A Pollen Sufferer’s Ode to Ragweed

By:
in Gwen Smith: From the Editor's Desk

Was there ever a more capable foe
Than one who shields his strength so?
An unremarkable plant, heavy with seed
cast to the wind with resolve and speed.
As his fecundity causes grief both far and wide,
from behind fairer bloom, he shrinks to hide.

Between sniffles, I must confess a grudging admiration for the homely Ambrosia artemisiifolia, that bane of late summer and fall that we know as common ragweed. That’s why I even wrote the little verse above in its honor.

As a dabbler in the garden, I’m hard-pressed to think of another annual that can release up to a billion grains of pollen from just one solitary plant. Not that ragweed is ever terribly alone, growing in abundance as it does throughout central and eastern North America from the Southern states far up into most of Canada.

One North Dakota agronomist estimates that in the United States alone, 250,000 tons of ragweed pollen is released into the air in a year. The tiny seeds that can journey up to 400 miles to find the right pollen sufferer’s nose to pester.

Ragweed is an able adversary, which makes its mark on millions of lives. Consider the allergy industry this inelegant weed has spawned. There are the teams of scientists trying to create the better pill or spray to stem the flow of the sinuses, the weeping eyes, and the bleary-headedness. Then all the pharmacies selling the medications to business people who claw at itchy eyes and whose children practice the “allergic salute” – that palm up swipe of the nose.

Think, too, of the enormous costs to the economy in sick days when the allergy symptoms get too bad to bear. It’s all thanks to this non-descript procreating machine with its beady little flowers.

Where I live in southern Ontario, July was extremely hot and sticky; the begonias had a melt down, while the cone flowers keeled. The rose bushes simply refused to share their usual abundance of blooms.

Common Ragweed: Any Dirt Patch Will Do

But Ambrosia artemisiifolia and its taller and almost as virile cousin Ambrosia trifida (giant ragweed) are not that precious. These hardy, rough boys love nothing more than to sprout up in vacant lots and alongside highways and railroad tracks. As some of us cultivate, fertilize and cajole our gardens, they’ll take root in any patch of dirt.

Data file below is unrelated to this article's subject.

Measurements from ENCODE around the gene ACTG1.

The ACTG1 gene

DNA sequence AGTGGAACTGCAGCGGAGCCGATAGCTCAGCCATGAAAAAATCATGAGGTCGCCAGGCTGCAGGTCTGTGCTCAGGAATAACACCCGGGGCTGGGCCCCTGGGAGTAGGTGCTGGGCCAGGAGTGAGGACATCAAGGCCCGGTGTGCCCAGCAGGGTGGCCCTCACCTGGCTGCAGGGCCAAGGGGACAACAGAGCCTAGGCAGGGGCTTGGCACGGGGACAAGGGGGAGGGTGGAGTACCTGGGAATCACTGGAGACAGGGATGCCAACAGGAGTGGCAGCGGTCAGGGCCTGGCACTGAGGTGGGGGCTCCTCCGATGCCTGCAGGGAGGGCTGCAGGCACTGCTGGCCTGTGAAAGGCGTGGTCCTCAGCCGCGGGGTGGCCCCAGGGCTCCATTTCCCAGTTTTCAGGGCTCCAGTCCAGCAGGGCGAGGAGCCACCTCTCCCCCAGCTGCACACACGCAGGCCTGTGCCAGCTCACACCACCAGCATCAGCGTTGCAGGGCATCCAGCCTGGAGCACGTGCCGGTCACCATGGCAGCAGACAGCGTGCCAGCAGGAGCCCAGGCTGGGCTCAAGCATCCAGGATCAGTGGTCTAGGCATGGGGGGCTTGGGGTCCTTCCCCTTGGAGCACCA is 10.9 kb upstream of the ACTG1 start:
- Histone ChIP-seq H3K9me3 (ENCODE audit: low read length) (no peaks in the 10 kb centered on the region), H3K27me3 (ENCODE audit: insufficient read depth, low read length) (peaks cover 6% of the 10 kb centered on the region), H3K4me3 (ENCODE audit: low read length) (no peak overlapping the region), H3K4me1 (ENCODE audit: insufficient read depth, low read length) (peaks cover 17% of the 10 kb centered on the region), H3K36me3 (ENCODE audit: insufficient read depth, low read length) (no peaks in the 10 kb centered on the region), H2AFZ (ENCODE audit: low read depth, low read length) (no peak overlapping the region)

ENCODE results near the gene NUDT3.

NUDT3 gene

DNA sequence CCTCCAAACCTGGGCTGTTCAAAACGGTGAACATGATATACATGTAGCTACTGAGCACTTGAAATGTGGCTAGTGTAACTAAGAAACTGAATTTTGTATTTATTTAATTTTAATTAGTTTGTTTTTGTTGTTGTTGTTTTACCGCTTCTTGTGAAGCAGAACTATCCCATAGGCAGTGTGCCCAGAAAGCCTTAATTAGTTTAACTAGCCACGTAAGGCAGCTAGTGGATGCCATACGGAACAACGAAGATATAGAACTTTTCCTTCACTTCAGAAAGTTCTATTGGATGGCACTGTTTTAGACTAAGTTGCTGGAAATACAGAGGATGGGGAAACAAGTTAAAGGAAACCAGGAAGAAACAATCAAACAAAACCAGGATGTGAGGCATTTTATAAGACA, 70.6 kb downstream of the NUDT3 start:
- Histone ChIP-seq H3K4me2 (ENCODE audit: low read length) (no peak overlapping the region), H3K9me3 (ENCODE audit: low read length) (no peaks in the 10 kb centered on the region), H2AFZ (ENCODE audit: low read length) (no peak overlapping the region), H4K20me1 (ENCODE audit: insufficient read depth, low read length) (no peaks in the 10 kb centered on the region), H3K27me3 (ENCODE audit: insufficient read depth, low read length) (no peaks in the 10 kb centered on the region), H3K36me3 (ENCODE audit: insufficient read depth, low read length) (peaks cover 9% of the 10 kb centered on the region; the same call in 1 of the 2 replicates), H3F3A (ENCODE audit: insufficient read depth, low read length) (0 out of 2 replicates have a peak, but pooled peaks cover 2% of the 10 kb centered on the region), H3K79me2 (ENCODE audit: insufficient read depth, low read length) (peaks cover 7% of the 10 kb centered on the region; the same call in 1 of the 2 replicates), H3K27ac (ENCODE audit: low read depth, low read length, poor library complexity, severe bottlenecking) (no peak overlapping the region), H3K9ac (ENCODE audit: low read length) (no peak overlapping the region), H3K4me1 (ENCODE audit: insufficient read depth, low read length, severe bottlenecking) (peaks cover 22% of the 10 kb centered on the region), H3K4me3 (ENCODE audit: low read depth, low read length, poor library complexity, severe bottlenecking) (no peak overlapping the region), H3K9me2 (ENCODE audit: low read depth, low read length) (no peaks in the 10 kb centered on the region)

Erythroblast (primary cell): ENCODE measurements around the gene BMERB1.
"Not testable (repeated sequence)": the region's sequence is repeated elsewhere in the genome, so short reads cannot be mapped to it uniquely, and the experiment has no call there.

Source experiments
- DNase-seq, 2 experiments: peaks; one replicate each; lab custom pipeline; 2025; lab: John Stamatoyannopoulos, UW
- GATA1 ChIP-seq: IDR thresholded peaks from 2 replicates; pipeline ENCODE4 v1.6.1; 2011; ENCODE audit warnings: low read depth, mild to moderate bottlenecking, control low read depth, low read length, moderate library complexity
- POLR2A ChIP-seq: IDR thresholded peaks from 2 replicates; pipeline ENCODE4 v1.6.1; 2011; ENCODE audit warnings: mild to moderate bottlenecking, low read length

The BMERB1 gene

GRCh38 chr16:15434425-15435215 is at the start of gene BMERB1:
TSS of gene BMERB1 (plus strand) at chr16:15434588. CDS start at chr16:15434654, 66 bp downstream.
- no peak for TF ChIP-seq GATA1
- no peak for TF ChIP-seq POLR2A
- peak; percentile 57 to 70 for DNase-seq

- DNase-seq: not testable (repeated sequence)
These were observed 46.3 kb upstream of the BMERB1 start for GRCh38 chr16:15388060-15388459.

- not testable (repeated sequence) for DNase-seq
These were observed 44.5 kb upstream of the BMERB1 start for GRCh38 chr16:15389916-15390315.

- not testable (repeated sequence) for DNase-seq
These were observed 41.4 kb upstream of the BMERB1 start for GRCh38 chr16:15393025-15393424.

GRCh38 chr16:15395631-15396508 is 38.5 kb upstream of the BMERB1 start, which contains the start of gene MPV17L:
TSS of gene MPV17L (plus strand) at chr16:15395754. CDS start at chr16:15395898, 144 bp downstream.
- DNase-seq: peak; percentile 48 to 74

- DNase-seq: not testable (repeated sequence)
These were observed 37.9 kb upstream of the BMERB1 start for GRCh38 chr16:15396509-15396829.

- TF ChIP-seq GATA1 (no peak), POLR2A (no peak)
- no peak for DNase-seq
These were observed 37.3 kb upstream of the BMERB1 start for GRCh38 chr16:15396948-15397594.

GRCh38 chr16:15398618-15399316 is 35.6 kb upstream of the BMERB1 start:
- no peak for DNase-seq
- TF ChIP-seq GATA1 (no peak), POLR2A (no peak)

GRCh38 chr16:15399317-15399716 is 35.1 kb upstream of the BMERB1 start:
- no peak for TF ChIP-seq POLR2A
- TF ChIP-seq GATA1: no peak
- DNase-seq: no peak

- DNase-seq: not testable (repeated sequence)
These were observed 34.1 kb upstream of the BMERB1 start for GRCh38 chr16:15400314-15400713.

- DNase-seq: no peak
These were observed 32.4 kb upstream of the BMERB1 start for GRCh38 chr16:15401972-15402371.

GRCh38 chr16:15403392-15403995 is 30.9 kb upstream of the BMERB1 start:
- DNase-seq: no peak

At least giant ragweed grows tall enough (up to 13 feet) to notice. Common ragweed is often overlooked in fields and parks. Showier plants, such as goldenrod, are mistaken for ragweed, maligned and uprooted, while the real culprit stands off to the side or, more likely, down at the local vacant lot – like a teenager up to no good.

“Inconspicuous” is the adjective botanists usually employ to describe common ragweed’s gray-green branches, leaves and greenish-yellow flowers. And so it goes – and grows – unnoticed and building toward a crescendo of airborne suffering. Only the frost ends reign of misery.

Our adversary is a survivor without peer. Its seeds can lay dormant for up to 40 years and still germinate if disturbed. Crop farmers in the United States are reporting that both common ragweed and its giant cousin are becoming resistant to glyphosate, the king of herbicides. And there are stories of ragweed springing forth through newly laid asphalt or concrete. Like a creature from science fiction, ragweed just keeps on coming.

Scientists say that heat and scorching sun created conditions for a banner year for common ragweed in much of North America. But as you sneeze and curse the dratted weed, wondering how one pest of a plant can cause so much grief, think again. You’re not just fighting your allergies, you’re battling a feat of science, a dastardly little marvel of genetic engineering.

Related: Ragweed Allergy: signs, symptoms and avoidance

First published in Allergic Living magazine. Learn about the e-magazine here.